Coyote by Christopher Bruno

We then hiked out of the canyon and woods, which sadly still bear the scars of clear cutting if you look closely, and we entered a prairie which was dotted with live oaks, California poppies the colour of the sunset, (the State flower of California) and lovely purple lupins. We did not encounter any other animals on our day time hike, but I saw a bobcat lurking across the field the other evening and I was enchanted by it. And in the early morning mist when you hear the wild turkeys gobbling, you can run outside and catch a glimpse of the flock of six strutting across the field. They make me smile. I haven’t heard any coyotes here yet, but I have been told that they howl like banshees and I am not sure whether I really want to hear them late at night from my bed in the violin workshop where I am sleeping or if it is a pleasure I can do without.

fog SC mountains

Fog in the Santa Cruz Mountains by Elin Ruby

There used to be a lot of foxes in these mountains, but the coyotes have either scared them away or eaten them. Coyotes are not herbivores. Deer, of course, are everywhere here. And you see them frequently. I hear them walking around outside at night, but I just try and ignore them as they are pretty harmless, even though it is a little spooky hearing footsteps outside your door at night. We eventually walked back into the woods off the prairie and walked the last mile or so back to the house which is such a nice place to return too. The pond at the my mom’s is filled with koi and goldfish, and the Pacific tree frogs make an awful racket at night, but they are somewhat amusing too. We see lizards scurrying around the place and the garden has dogwood, azalea, crab apple, wisteria, lilies, sycamore and lots of other lovely plants. It is a truly lovely place to spend a few weeks out of the city.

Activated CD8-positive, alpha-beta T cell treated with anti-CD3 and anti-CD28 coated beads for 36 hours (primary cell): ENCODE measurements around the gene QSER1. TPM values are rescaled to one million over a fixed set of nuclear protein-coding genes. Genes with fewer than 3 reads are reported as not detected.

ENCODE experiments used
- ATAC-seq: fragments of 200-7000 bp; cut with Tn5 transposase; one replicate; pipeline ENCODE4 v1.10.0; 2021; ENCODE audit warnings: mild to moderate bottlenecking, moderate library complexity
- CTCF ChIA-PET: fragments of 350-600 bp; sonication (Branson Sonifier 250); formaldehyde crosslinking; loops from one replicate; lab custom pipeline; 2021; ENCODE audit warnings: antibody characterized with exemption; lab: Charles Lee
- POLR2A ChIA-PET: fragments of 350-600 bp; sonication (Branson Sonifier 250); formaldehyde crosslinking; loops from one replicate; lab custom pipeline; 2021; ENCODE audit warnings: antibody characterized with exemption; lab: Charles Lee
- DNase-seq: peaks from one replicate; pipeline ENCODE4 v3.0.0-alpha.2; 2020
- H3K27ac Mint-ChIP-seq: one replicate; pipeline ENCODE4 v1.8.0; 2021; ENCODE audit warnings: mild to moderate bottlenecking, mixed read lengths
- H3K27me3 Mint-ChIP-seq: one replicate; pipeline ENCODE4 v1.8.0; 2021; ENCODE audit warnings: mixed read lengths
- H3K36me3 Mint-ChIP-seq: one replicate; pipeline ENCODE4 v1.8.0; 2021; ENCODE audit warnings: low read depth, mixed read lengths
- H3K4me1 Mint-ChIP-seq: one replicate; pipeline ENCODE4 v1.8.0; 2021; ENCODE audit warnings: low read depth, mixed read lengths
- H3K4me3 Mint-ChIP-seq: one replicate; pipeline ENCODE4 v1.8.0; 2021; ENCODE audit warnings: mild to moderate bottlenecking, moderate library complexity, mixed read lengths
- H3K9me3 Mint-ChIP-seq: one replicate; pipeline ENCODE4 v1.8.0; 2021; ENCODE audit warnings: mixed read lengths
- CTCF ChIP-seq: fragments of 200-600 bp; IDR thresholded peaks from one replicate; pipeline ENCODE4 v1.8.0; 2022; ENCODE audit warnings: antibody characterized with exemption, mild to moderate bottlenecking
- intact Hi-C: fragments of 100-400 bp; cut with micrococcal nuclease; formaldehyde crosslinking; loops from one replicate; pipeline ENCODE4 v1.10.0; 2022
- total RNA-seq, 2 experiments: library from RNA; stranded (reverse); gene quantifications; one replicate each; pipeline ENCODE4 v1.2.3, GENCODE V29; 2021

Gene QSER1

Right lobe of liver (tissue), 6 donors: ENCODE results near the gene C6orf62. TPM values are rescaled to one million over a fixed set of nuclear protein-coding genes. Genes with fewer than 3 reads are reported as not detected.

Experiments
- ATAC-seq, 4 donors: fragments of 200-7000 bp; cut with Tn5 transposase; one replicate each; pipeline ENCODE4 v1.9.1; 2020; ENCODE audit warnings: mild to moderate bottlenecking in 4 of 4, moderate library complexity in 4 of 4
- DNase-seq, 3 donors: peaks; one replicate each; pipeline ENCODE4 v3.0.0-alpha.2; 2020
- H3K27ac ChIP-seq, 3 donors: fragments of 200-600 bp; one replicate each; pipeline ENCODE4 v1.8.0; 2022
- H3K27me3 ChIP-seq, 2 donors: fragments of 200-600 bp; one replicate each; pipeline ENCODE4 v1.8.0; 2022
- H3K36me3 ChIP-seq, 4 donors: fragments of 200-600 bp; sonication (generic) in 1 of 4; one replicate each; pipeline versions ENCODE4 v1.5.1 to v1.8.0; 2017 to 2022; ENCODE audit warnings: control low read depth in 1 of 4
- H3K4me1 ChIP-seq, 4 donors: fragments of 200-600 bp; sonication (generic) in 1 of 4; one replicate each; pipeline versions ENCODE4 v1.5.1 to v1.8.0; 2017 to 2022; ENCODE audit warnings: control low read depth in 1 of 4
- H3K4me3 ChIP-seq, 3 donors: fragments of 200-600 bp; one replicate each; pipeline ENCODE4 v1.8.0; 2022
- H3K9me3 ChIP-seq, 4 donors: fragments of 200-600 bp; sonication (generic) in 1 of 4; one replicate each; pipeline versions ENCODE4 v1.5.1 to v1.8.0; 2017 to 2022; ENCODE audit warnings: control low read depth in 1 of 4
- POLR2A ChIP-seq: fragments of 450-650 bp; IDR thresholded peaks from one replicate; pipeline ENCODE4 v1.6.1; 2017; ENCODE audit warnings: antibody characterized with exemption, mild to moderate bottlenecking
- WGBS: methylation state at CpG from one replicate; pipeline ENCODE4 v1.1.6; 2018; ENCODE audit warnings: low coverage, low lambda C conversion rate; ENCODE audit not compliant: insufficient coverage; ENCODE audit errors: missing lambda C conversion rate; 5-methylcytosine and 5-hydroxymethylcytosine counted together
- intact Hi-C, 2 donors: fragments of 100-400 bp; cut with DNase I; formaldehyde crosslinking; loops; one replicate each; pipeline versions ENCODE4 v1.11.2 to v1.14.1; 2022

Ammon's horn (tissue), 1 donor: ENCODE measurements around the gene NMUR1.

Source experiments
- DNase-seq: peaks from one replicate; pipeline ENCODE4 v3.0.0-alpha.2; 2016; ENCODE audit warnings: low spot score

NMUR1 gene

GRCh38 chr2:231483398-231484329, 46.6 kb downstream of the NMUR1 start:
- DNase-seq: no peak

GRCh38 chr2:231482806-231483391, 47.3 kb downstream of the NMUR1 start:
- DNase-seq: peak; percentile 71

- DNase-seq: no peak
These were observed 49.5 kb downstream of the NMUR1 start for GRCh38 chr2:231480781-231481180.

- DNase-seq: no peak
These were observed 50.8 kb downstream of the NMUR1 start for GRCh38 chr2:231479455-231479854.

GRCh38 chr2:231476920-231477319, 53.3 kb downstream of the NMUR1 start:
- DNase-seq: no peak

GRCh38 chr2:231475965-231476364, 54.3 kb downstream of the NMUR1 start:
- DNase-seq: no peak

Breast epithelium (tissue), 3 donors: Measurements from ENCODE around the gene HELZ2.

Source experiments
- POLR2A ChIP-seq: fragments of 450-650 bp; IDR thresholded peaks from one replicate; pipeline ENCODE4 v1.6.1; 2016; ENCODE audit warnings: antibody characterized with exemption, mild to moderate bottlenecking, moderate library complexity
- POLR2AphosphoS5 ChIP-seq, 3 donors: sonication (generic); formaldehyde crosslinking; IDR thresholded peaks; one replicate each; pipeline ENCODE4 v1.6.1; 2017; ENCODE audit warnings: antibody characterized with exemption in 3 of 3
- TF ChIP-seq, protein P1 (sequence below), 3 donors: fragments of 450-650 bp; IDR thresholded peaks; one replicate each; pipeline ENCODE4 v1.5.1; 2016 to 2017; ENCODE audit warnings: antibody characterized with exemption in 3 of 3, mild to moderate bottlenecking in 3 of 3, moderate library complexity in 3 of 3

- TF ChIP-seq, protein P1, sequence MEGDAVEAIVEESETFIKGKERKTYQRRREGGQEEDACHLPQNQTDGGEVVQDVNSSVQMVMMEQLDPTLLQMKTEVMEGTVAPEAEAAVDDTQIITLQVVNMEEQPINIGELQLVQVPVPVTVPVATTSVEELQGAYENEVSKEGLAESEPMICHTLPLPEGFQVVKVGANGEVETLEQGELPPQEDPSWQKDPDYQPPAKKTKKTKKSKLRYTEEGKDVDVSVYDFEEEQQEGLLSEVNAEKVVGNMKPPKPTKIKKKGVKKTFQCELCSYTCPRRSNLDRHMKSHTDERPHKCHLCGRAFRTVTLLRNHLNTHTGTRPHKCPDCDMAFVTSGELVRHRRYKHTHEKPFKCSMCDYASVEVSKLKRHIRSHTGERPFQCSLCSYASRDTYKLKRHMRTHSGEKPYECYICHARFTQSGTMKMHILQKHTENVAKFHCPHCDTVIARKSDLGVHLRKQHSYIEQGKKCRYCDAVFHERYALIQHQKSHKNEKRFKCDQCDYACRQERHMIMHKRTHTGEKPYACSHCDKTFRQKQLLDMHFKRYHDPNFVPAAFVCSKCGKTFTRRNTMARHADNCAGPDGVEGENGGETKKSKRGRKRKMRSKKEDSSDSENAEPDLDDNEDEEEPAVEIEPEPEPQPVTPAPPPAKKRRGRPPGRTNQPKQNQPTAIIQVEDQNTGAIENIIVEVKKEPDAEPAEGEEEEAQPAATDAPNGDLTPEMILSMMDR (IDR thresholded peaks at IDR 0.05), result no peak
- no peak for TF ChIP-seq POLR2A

Leave a Reply

Fill in your details below or click an icon to log in:

WordPress.com Logo

You are commenting using your WordPress.com account. Log Out /  Change )

Facebook photo

You are commenting using your Facebook account. Log Out /  Change )

Connecting to %s

%d bloggers like this: